for the House of Commons
|Population||87,218 (2011 UK Census)|
|Electorate||67,911 (December 2010)|
|Major settlements||Bury, Ramsbottom, Tottington|
|Member of Parliament||James Daly (Conservative)|
|Created from||Rossendale (part)|
Bury & Radcliffe (part)
Bury North is a borough constituency in Greater Manchester, created in 1983 and represented in the House of Commons of the UK Parliament. With a Conservative majority of 105 votes, it is the most marginal constituency for a sitting MP in the United Kingdom as of the 2019 general election.
- Summary of results
Bury North is a marginal seat between Labour and the Conservatives, and a bellwether constituency throughout most of its existence — the winner of the seat has tended to win the general election, with 2017 being an exceptional Labour gain, though it was subsequently regained by the Conservatives in 2019. In forerunner seats, the town of Bury did not have a Labour MP until 1964, since when Bury North has become reported on as an important marginal seat.
The 2010 Conservative win at Bury North was the Conservative Party's sole gain in Greater Manchester. The 2015 general election result was narrower, which produced the fifth-most marginal majority of the Conservative Party's 331 seats by percentage of majority. The 2019 general election result made this the most marginal constituency in Great Britain, with a narrow majority of 105 votes. Only Sinn Fein's majority of 57 in Fermanagh and South Tyrone was lower in the UK, and as Sinn Fein members do not take their seats, Daly's majority is therefore the smallest for that of a sitting MP.
2010–present: The Metropolitan Borough of Bury wards of Church, East, Elton, Moorside, North Manor, Ramsbottom, Redvales, and Tottington.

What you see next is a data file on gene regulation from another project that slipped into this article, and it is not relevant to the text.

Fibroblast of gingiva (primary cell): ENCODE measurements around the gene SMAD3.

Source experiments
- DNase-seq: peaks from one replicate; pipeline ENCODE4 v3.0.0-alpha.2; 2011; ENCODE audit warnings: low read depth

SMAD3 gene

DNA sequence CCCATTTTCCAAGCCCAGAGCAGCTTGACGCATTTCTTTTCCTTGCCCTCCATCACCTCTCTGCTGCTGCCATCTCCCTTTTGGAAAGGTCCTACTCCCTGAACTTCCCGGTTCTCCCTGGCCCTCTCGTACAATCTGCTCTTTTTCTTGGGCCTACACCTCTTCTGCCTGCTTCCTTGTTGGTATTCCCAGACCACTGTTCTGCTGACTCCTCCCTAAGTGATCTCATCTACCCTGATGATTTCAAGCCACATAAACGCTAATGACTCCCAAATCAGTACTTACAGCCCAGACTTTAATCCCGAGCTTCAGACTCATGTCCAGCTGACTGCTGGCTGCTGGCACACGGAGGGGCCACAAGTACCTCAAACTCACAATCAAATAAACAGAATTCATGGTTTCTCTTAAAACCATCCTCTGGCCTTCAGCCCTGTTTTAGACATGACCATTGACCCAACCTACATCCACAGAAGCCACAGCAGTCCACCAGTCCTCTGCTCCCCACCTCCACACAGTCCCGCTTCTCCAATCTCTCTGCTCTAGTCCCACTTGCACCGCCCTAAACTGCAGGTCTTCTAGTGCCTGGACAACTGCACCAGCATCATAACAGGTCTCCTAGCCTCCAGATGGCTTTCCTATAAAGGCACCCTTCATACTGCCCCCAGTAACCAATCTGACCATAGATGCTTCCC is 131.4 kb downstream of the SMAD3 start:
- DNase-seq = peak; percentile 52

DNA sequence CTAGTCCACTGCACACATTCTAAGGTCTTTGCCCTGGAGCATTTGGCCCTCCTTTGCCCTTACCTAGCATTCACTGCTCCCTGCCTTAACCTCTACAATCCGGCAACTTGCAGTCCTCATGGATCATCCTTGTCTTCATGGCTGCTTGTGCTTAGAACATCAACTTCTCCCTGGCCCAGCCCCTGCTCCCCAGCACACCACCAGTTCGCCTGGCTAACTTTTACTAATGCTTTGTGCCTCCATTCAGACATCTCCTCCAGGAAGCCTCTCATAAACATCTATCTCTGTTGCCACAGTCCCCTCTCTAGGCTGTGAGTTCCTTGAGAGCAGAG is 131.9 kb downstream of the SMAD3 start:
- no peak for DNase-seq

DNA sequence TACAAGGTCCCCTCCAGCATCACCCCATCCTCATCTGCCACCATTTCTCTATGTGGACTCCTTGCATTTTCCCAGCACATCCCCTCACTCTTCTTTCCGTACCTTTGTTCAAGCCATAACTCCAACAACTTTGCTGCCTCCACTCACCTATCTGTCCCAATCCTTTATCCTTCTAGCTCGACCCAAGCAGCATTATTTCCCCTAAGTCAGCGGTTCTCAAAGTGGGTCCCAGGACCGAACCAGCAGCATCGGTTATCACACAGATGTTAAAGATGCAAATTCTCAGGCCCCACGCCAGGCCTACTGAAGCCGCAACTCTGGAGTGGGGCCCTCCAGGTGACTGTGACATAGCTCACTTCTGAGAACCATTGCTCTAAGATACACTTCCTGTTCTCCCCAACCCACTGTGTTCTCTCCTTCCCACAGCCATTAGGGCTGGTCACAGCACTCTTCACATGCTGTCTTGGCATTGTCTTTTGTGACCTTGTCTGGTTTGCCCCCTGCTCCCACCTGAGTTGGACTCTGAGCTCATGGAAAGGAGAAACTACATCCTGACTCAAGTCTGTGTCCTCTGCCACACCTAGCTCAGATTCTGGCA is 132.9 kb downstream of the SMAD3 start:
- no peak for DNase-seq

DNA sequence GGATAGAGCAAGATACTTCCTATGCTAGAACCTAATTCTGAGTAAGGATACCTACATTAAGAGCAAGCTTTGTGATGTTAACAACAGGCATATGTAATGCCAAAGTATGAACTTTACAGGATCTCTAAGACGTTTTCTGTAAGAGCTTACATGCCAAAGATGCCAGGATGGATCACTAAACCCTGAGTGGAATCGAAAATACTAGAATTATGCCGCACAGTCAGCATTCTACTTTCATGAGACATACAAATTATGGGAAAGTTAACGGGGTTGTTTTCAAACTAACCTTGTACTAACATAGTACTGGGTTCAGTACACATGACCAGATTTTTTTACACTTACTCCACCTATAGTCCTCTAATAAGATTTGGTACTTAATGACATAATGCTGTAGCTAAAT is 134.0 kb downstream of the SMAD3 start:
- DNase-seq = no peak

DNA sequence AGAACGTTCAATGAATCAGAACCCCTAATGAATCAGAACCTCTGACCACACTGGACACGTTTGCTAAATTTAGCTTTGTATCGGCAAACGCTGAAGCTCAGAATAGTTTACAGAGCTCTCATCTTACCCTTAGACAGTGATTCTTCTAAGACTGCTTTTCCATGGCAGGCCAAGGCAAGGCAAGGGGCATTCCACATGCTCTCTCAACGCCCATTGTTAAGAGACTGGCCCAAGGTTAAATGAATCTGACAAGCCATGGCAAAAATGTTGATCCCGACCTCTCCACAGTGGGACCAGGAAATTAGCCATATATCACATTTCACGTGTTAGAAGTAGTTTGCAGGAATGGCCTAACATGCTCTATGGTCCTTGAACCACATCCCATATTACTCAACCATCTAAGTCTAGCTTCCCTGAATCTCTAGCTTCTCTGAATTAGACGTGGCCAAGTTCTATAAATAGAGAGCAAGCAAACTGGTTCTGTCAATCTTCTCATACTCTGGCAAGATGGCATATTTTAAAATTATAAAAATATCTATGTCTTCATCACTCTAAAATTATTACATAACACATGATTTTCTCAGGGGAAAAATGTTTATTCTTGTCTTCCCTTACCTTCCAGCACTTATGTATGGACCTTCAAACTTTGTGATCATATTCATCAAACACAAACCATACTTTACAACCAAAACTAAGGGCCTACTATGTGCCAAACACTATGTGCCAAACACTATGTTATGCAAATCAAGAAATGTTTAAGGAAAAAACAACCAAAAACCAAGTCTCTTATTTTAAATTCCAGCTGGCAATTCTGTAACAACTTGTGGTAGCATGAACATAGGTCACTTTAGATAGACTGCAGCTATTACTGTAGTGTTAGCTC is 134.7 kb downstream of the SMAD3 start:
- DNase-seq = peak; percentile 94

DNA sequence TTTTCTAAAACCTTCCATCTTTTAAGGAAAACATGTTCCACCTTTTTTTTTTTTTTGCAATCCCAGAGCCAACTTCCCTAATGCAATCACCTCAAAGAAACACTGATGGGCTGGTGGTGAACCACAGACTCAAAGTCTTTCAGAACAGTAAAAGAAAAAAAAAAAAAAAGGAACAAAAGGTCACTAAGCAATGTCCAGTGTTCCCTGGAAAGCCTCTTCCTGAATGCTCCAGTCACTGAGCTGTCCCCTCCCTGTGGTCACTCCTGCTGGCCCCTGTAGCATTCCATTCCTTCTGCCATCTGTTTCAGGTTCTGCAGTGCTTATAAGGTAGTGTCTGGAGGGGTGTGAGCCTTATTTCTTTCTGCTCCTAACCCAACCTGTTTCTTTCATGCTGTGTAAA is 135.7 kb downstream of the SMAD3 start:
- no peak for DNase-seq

The constituency of Bury North covers the towns of Ramsbottom, Tottington and Bury. It was created in 1983 from parts of the former seats of Rossendale and Bury and Radcliffe. In those boundary changes Ramsbottom was transferred from Rossendale to Bury North, while with the loss of Ramsbottom, Rossendale was linked with Darwen. In 2010 the Unsworth area was transferred to Bury South.
Despite its name, Bury North includes the entirety of the town of Bury. A traditional Labour-Conservative marginal, Ramsbottom and Tottington are mostly Conservative, but in the case of Ramsbottom, not always overwhelmingly so, whereas the town of Bury itself (particularly the Bury East ward) is generally more favourable to Labour, with Elton being a marginal. Tottington, Church ward and the rural North Manor ward are safely Conservative, however Ramsbottom is now a Labour marginal, re-gained by the party in 2018. The 2011 Ramsbottom local election was famously a tie between the Labour and Conservative candidates, decided by drawing straws which Labour won and took control of the council.
The wards surrounding the town centre include some terraced and social housing and is ethnically diverse. The Bury town centre itself features two large sixth form colleges, the 'World Famous' market famed for Black Pudding as well as newer shopping and leisure developments such as The Rock. Tourist attractions include the East Lancashire Heritage Railway and Fusiliers Museum. North of Bury the area becomes more rural, approaching the provincial towns of Tottington and Ramsbottom, which are becoming increasingly desirable for Manchester commuters looking for quieter housing overlooking the West Pennines. Ramsbottom features Peel Monument, a tower on Holcombe Hill dedicated to former Conservative Prime Minister Robert Peel who was born in Bury. The tower is occasionally opened by volunteers, which offers views across Greater Manchester and as far out as Cheshire.
The constituency voted Leave in the 2016 referendum with a margin close to that of the national average at an estimated 54%.